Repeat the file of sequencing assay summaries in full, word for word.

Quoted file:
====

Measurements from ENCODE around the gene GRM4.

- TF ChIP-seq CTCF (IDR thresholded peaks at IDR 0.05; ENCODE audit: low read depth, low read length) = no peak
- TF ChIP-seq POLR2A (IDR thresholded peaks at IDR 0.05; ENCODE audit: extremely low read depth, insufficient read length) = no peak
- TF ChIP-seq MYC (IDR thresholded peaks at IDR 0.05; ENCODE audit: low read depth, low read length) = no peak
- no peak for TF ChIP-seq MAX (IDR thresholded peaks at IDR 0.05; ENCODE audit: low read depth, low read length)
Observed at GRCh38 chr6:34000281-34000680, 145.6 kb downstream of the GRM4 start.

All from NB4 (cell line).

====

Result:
Measurements from ENCODE around the gene GRM4.

- TF ChIP-seq CTCF (IDR thresholded peaks at IDR 0.05; ENCODE audit: low read depth, low read length) = no peak
- TF ChIP-seq POLR2A (IDR thresholded peaks at IDR 0.05; ENCODE audit: extremely low read depth, insufficient read length) = no peak
- TF ChIP-seq MYC (IDR thresholded peaks at IDR 0.05; ENCODE audit: low read depth, low read length) = no peak
- no peak for TF ChIP-seq MAX (IDR thresholded peaks at IDR 0.05; ENCODE audit: low read depth, low read length)
Observed at GRCh38 chr6:34000281-34000680, 145.6 kb downstream of the GRM4 start.

All from NB4 (cell line).